ROMNEY, W.Va. — In 1902, the West Virginia Schools for the Deaf and the Blind purchased approximately 140 acres of land between what is now Route 28 and the South Branch Valley Railroad for $4,385.50.
Kids and staff raised all the food students consumed.
There was a cannery behind the administration building and what they didn’t use, they canned for use in the winter. Excess was sold to other state institutions.
The schools operated a farm on the land and in 1930 a state-of-the-art barn was constructed.
Today, the old barn is in need of major repair.
There are holes in various areas of the roof, the grounds are littered with debris and the interior of the barn has been used many years for storage.
A committee has been formed and the huge red barn located on Depot Street and owned by the West Virginia Schools for the Deaf and the Blind is slated for repair and restoration.
“The barn renovation project is a wonderful opportunity for persons at the schools and in Romney and Hampshire County to work together to maintain a collective part of their history,” said Lynn Boyer, superintendent of the West Virginia Schools for the Deaf and the Blind.
Saving the barn is in its beginning stages. Work has begun on fence repair.
Documentation is being made including photos of the damage of the interior and its contents.
Patsy Shank, the school’s executive director of finance and former superintendent, has been researching the purchase of the land, the birth of the farm and other documentation.
“No more interest has been shown in the barn than in the past thirty years,” said Shank. “People are going back to their roots, localizing how they do farming. I can see us moving toward localized farming. Wouldn’t that be wonderful for the kids?”
Getting the barn operating again and producing crops would be a great way to teach the kids, Shank said.
Prior to the opening of the new barn, another barn existed on campus, which held about 25 head of dairy cattle, a pigsty and chicken house. Once the new barn was finished, the old barn was torn down.
The old barn and out structures were located roughly in the vicinity of the current central supply and school greenhouse.
Built during the Great Depression, the new barn had room for 60 cows and eight horses, all divided in sections and separated.
It was actually three barns in one. Two sections measure 74 foot by 36 foot, and each was connected by a third section approximately 43 foot by 30 foot.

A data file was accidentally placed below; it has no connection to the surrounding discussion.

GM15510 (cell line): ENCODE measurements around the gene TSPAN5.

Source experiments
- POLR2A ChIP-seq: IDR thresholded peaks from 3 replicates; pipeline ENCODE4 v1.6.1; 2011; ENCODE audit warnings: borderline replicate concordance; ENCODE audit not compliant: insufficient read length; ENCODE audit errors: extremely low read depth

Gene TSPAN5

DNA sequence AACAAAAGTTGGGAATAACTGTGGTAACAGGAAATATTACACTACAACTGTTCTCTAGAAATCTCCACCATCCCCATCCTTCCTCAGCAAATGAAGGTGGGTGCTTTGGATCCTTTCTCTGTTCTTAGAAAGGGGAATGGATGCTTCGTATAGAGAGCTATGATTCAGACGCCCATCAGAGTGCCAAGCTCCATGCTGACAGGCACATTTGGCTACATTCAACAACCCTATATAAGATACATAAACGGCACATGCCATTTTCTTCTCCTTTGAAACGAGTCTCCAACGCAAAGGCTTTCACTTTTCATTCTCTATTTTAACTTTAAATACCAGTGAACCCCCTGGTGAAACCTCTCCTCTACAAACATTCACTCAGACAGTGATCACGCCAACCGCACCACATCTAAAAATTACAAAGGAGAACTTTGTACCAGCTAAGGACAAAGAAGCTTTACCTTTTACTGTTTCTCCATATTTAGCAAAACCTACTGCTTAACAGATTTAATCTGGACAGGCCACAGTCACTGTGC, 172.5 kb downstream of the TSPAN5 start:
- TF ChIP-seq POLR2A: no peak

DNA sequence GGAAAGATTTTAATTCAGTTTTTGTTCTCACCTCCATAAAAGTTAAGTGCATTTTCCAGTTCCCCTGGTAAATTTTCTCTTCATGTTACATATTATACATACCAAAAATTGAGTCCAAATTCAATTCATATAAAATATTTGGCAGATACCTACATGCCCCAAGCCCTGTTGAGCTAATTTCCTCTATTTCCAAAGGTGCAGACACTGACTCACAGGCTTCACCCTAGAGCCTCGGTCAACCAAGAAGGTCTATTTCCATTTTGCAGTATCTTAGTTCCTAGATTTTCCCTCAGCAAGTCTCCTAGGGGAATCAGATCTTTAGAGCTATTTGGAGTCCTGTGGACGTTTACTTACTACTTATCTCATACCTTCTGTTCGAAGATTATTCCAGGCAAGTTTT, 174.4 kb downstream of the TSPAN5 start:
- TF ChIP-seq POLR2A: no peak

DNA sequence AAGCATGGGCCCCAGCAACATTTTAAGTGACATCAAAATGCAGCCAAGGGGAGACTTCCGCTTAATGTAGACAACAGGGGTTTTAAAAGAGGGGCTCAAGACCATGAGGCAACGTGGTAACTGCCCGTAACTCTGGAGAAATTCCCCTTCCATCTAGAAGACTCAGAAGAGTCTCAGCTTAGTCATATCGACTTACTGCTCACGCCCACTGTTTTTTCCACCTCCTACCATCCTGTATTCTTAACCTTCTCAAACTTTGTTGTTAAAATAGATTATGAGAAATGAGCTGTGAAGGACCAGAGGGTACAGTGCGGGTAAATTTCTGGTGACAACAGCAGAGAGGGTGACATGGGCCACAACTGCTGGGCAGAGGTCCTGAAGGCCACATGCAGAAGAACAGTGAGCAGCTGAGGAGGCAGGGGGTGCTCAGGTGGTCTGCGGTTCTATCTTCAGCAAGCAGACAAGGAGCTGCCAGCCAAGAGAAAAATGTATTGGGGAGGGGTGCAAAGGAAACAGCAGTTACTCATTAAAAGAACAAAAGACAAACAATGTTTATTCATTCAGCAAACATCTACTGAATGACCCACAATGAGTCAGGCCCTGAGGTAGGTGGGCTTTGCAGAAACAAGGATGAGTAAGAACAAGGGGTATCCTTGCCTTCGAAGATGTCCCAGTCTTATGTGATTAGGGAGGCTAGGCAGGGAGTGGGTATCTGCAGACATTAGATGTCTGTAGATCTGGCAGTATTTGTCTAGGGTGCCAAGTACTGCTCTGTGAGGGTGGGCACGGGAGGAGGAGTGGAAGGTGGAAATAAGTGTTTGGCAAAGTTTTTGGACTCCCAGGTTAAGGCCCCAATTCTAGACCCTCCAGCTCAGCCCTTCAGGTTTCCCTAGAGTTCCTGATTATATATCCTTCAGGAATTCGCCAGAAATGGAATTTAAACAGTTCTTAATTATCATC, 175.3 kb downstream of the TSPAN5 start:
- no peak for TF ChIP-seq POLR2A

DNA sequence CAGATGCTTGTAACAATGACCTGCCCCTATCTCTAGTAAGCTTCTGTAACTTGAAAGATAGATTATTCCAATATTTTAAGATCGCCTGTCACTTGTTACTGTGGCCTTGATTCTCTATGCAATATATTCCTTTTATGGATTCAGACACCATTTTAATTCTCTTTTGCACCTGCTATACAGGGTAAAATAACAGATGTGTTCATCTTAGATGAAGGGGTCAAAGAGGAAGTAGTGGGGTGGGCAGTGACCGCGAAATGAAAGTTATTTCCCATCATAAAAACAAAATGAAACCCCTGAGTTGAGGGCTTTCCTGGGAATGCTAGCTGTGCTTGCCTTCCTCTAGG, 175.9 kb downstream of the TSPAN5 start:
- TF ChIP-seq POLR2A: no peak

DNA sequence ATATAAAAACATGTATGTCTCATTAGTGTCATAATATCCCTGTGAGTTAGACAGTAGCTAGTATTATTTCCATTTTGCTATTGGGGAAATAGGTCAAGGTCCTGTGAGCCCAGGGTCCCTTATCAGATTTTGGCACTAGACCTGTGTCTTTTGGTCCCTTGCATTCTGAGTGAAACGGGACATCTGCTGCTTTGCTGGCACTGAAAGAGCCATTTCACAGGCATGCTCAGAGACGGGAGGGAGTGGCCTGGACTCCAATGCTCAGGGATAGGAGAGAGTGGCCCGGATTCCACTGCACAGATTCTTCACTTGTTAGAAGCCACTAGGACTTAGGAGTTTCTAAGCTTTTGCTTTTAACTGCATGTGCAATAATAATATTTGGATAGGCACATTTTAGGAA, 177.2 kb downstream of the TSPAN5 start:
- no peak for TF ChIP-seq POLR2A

The main divisions were for 48 cows and 8 horses. Four pens were isolated from the rest of the herd for sick cattle.
There were two bullpens and two calf pens.
The central part of the upper story housed feed bins lined with galvanized iron.
Two carloads of ground feed could be stored, mixed, and easily transported to feed rooms on the first floor.
The loft could hold 100 tons of hay or other feed and the silo, which measured 14 foot by 37 foot, could store 108 tons of ensilage.
Feed room floors and driveways on the first floor were concrete.
Modern milking machines were installed.
The barn was a state-of-the-art project for its time.
At each of the cow stalls was an automated water fountain. The cow would press its nose to the fountain and could get water.
Cork flooring covered the floors in the stalls for comfort and to keep the cattle from slipping.
An overhead conveyor belt system carried silage down to animals out of the silo.
More carriers took waste and litter away, which was put in the waste treatment pit at the rear of the property.
Cost of the new barn was $16,662.07. Although the schools tried to get funding through the Legislature, they were turned down. Monies set aside for a rainy day fund were used to build the new barn.
Here’s a breakdown of the cost: building materials, $4,054.52; lumber, $2,972.87; shingles, $49.50; plumbing supplies, $56.52; electrical, $102.46; hardware, $939.74; paint, oil, varnish, $601.56; cement, $1,076.95; sand, gravel, plaster, $115.88; cut stone, $308.73; brick, $2,027.99; tile for silo, $692.55; barn equipment, $3,662.80.
In January 1943, the War Production Board in Washington, D.C. requested information on production at the schools.
In addition to acres of soybean and hay, the school reported the following to the war board: tomatoes, 1,633 bushel in 1941, 770 bushel in 1942 and 800 bushel in 1943; sweet corn, 375 bushel in 1941, 512 bushel in 1942 and 450 bushel in 1943.
The schools produced snap beans, carrots, 10,893 pounds of fresh fruits and vegetables in 1941, 11,000 pounds in 1942 and 11,000 in 1943.
They made applesauce, canned pears, peaches, catsup and tomato juice, in addition to producing eggs, milk — 30,000 gallons in 1943, pork, and beef.
As the use of the farm decreased, parcels of land were sold and around the 1950s the barn was no longer used.
The schools’ land was sold in parcels over the years. Acreage was sold to build the old hospital, the Army Reserve, Kinney Shoe Factory, the Potomac Center, the city sewer and the state police building. All are now housed on what used to be school property.
Shank said there is a genuine interest to preserve the barn.
She said the agriculture group from the school is currently documenting all items in the barn.
“The state has to determine whether to discard things or if they have to be sent back,” said Shank.
“It’s a work in progress. We are looking back to preserve the past while looking at the future.”